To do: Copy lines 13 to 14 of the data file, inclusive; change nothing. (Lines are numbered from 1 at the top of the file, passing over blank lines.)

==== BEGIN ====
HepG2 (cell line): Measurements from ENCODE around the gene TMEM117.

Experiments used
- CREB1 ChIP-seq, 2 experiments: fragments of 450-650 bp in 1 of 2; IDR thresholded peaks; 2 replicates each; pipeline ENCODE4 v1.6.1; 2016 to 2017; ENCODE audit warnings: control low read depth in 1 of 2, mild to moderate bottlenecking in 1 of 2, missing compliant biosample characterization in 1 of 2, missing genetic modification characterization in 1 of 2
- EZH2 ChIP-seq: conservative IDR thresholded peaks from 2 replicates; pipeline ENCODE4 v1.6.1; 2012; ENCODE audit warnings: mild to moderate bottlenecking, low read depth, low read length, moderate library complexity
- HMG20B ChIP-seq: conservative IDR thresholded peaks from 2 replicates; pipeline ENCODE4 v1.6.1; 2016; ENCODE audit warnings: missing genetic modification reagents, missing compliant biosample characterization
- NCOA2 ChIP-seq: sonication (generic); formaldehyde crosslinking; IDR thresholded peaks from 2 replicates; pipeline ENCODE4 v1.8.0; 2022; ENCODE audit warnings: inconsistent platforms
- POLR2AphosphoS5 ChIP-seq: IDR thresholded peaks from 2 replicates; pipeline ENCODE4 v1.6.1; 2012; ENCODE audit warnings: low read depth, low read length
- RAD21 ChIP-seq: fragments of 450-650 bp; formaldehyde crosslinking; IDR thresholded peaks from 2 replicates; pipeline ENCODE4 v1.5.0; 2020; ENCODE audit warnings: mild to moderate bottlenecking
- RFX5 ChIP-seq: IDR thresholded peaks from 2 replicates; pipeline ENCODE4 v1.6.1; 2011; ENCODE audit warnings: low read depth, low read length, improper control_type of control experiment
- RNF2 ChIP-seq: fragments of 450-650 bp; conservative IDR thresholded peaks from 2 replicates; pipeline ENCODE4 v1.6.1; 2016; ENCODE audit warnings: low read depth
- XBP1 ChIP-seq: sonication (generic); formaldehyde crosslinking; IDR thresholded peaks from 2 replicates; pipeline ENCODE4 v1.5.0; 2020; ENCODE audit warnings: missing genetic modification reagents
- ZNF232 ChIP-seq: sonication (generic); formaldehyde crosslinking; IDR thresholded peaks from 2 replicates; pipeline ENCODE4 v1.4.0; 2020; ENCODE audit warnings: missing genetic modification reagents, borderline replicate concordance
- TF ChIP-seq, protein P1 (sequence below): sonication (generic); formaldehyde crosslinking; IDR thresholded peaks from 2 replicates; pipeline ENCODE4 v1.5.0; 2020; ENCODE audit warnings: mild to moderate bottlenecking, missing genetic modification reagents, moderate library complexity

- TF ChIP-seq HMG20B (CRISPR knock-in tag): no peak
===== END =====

- TF ChIP-seq, protein P1 (sequence below): sonication (generic); formaldehyde crosslinking; IDR thresholded peaks from 2 replicates; pipeline ENCODE4 v1.5.0; 2020; ENCODE audit warnings: mild to moderate bottlenecking, missing genetic modification reagents, moderate library complexity

- TF ChIP-seq HMG20B (CRISPR knock-in tag): no peak